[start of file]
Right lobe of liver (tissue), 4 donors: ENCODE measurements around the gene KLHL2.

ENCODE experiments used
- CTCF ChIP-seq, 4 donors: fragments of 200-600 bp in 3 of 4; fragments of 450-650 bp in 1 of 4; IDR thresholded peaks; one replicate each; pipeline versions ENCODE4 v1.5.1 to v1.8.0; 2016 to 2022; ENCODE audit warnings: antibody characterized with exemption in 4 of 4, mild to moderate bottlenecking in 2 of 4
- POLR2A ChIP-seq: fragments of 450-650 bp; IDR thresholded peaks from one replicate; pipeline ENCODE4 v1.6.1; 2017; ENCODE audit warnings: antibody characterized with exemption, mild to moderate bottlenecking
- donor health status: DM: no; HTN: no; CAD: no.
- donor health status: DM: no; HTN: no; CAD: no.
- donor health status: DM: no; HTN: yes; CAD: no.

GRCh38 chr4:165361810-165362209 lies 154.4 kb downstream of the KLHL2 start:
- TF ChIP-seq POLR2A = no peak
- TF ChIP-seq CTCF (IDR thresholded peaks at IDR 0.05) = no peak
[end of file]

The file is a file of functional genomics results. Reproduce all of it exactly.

Right lobe of liver (tissue), 4 donors: ENCODE measurements around the gene KLHL2.

ENCODE experiments used
- CTCF ChIP-seq, 4 donors: fragments of 200-600 bp in 3 of 4; fragments of 450-650 bp in 1 of 4; IDR thresholded peaks; one replicate each; pipeline versions ENCODE4 v1.5.1 to v1.8.0; 2016 to 2022; ENCODE audit warnings: antibody characterized with exemption in 4 of 4, mild to moderate bottlenecking in 2 of 4
- POLR2A ChIP-seq: fragments of 450-650 bp; IDR thresholded peaks from one replicate; pipeline ENCODE4 v1.6.1; 2017; ENCODE audit warnings: antibody characterized with exemption, mild to moderate bottlenecking
- donor health status: DM: no; HTN: no; CAD: no.
- donor health status: DM: no; HTN: no; CAD: no.
- donor health status: DM: no; HTN: yes; CAD: no.

GRCh38 chr4:165361810-165362209 lies 154.4 kb downstream of the KLHL2 start:
- TF ChIP-seq POLR2A = no peak
- TF ChIP-seq CTCF (IDR thresholded peaks at IDR 0.05) = no peak